By Alexandra Burlacu | Apr 13, 2014 07:17 AM EDT
If you own an Android device, your data may be vulnerable to the Heartbleed bug, and more information now details how you can check whether you're at risk.
The Heartbleed bug has thrown a grenade onto the Internet security community, posing a huge threat to companies and users alike. For those of you unfamiliar with the issue, Heartbleed is a vulnerability in the openSSL software library, allowing hackers to steal sensitive data directly from the memory space of an application. The SSL/TLS connection produces heartbeats that the bug infiltrates, allowing attackers to learn the private keys that should keep data securely encrypted as it moves over the Internet.
Major companies started to update their software to patch the bug as soon as the issue surfaced, but the Heartbleed bug affected a huge amount of websites and the potential damage is still of great proportions. Considering how popular SSL encryption is, researchers believe the bug affected as much as two-thirds of the Web, including mobile devices.
Apple, on its part, said that its iOS platform was not vulnerable to Heartbleed-based attacks, but things are quite different with Android devices. According to Google, vulnerable versions of openSSL are present in nearly all versions of AOSP from 4.1 and up. All except one had heartbeats turned off, however, which means that the risk is not that great. Android 4.1.1 is the only version that had the heartbeat feature turned on, leaving only devices running this version vulnerable to Heartbleed-based attacks.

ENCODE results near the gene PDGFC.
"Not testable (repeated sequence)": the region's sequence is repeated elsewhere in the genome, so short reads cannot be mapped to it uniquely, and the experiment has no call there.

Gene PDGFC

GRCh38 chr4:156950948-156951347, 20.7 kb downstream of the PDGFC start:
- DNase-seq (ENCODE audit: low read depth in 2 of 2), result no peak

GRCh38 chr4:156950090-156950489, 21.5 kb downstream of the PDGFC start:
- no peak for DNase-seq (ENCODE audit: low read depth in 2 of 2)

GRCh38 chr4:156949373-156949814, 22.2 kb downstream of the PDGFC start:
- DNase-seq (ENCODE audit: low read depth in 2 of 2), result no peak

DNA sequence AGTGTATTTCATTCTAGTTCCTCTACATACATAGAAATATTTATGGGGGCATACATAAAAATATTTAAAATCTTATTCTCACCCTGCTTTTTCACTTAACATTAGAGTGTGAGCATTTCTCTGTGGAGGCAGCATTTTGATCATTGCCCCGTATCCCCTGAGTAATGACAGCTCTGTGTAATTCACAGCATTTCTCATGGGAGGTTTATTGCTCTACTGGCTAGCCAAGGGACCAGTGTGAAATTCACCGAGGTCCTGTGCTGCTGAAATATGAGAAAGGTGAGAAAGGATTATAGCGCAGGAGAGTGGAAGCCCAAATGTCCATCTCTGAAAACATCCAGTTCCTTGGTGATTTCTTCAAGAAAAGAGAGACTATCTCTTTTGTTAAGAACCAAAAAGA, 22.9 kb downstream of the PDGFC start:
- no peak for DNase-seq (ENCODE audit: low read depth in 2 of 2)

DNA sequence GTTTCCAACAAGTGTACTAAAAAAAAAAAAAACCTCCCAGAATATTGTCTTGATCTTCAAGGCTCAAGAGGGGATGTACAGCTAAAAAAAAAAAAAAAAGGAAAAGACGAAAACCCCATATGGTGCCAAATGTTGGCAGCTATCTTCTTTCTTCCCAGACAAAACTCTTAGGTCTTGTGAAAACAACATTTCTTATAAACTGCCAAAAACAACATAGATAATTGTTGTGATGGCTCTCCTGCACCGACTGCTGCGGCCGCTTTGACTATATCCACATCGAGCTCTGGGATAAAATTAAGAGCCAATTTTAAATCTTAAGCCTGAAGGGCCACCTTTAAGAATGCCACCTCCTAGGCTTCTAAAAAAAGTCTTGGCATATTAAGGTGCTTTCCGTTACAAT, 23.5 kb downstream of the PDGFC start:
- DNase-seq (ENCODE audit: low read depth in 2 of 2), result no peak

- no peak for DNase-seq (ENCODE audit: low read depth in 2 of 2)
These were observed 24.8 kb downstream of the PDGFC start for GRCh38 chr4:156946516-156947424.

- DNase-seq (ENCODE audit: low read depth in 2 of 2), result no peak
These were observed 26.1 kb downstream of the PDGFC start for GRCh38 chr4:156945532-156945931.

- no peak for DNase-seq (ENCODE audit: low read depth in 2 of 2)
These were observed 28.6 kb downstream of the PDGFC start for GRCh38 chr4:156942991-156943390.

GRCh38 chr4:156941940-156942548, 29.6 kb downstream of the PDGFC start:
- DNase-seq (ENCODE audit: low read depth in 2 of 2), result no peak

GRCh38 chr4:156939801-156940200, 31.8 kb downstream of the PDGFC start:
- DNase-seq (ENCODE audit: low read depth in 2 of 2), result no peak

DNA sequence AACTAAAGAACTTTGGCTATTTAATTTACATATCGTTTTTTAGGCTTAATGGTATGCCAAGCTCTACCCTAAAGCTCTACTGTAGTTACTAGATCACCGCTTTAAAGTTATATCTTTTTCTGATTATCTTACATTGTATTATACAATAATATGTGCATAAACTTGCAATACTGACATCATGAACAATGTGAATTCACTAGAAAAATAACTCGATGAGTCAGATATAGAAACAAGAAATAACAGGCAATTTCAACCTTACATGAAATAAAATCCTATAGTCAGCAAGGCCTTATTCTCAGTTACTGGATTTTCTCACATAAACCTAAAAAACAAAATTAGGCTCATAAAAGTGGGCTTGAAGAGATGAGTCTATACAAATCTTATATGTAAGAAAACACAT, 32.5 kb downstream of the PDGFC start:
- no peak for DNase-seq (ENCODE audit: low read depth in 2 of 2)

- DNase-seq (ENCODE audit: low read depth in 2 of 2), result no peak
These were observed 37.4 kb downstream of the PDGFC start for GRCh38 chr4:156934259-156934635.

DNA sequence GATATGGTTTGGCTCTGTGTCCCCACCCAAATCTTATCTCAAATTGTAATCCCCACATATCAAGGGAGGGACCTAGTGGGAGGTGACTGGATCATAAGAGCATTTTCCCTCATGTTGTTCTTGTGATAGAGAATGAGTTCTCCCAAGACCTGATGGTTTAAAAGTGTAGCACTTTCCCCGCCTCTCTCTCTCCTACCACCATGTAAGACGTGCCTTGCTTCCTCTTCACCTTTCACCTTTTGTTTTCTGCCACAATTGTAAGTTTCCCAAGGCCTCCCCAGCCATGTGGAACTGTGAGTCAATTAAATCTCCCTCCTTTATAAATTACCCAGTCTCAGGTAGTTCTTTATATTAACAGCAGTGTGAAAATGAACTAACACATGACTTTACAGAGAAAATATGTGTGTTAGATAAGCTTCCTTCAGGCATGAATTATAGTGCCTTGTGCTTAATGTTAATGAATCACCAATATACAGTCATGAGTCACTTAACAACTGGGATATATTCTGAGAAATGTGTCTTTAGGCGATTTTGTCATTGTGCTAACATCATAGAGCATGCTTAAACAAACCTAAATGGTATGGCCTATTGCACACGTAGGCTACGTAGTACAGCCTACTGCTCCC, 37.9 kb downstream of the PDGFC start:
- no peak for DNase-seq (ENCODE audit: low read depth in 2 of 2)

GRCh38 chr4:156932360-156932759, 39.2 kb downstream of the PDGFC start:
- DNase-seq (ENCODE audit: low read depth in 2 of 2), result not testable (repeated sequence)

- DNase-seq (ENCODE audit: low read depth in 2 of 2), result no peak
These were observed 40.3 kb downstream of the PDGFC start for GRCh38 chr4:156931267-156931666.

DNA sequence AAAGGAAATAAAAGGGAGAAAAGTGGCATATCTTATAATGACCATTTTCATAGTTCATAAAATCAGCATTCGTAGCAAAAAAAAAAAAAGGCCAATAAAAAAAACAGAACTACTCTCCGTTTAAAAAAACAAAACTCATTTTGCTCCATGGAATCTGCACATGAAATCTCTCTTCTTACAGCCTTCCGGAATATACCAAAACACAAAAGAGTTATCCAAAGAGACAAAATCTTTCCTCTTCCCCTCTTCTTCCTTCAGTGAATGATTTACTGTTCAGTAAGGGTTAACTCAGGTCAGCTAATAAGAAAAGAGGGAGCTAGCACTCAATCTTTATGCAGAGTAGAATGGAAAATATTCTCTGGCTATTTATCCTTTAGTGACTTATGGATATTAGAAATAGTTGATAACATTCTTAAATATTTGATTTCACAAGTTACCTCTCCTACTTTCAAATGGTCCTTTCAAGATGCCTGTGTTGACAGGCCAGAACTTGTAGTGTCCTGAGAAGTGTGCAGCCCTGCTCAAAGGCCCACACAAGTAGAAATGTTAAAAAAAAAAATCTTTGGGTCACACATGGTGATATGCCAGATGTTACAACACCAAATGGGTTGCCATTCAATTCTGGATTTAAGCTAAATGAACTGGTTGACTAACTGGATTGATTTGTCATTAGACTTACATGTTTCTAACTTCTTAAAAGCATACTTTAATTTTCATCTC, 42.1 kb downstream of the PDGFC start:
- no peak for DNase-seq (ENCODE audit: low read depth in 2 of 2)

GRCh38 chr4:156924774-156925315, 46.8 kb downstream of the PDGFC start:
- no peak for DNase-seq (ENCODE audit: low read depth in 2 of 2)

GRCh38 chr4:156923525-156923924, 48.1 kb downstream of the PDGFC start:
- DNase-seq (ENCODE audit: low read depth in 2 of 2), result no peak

On the other hand, if OEMs have switched the heartbeat feature back on within their device's software, those devices would be vulnerable as well. Thanks to newly-released information, now you can check whether your device or any of the apps installed on it are vulnerable to a Heartbleed attack.
Security company Bluebox has launched a Heartbleed Scanner app on the Google Play store, which is designed to run a quick check and determine whether your device is vulnerable or not.
"If you are concerned about the vulnerability of your device and apps then please run our scanner and then contact the manufacturer of your device and/or the developer of your apps to see if the version of OpenSSL is vulnerable," Bluebox explains.
The Bluebox Heartbleed Scanner can look for apps installed on your phone and see if they've bundled their own version of openSSL. The app will also check the version of the library and see whether heartbeat was enabled. If the scan finds any apps that show vulnerabilities, you can report them on the Google Play store and send an email to the app's developers (you can find the email addresses in the Play store listing). It is advisable to stop using the app that is found as vulnerable, as it may compromise your data. To run a quick scan and see whether your Android device is at risk, head over to the Google Play store at this link and get the Bluebox Heartbleed Scanner.
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